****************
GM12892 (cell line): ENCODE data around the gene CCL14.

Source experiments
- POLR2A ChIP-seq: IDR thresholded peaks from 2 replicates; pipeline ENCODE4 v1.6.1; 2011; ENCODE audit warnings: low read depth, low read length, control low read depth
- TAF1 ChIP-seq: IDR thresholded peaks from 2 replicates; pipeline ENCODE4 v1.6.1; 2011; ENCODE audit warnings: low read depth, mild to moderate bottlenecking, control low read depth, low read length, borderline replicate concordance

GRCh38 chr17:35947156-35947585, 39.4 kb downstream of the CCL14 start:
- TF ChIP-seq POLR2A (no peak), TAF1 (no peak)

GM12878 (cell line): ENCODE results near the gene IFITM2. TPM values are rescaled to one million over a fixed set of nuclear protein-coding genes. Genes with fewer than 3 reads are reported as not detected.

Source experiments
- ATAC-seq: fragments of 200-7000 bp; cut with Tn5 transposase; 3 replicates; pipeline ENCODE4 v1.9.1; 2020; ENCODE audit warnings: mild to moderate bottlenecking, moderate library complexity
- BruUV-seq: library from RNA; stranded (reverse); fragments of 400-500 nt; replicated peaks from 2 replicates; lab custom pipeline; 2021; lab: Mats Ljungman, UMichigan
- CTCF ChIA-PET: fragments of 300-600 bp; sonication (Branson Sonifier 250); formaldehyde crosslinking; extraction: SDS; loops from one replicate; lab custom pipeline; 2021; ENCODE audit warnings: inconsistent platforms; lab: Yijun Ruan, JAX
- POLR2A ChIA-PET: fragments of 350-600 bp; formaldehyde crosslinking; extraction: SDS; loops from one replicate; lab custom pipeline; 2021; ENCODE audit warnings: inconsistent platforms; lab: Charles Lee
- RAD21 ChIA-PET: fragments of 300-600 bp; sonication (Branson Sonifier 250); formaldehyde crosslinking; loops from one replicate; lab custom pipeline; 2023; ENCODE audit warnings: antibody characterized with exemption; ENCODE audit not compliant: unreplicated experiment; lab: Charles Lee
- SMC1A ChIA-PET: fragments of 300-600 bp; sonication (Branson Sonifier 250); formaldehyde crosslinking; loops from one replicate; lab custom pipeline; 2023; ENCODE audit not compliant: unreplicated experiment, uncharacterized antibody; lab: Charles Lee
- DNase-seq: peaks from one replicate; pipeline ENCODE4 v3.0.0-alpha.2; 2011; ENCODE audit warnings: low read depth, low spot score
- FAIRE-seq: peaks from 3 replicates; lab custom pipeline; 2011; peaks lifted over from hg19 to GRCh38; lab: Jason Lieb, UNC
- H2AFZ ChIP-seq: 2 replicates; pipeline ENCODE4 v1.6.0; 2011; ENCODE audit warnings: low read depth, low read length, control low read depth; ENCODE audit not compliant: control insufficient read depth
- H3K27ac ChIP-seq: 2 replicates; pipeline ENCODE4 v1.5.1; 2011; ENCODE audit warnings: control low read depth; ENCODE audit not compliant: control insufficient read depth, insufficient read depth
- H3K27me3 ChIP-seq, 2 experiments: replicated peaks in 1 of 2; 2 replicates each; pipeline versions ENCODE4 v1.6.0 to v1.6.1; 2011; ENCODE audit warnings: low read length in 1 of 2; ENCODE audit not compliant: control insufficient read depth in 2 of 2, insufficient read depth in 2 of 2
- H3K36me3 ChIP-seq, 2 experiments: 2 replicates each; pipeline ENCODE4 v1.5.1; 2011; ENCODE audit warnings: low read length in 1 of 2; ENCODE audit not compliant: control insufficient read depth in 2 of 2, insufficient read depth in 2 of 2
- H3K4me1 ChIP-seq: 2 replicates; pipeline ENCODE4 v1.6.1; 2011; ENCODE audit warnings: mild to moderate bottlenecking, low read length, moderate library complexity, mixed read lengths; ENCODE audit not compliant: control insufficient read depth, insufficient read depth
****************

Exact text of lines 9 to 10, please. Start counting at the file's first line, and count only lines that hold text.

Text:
- ATAC-seq: fragments of 200-7000 bp; cut with Tn5 transposase; 3 replicates; pipeline ENCODE4 v1.9.1; 2020; ENCODE audit warnings: mild to moderate bottlenecking, moderate library complexity
- BruUV-seq: library from RNA; stranded (reverse); fragments of 400-500 nt; replicated peaks from 2 replicates; lab custom pipeline; 2021; lab: Mats Ljungman, UMichigan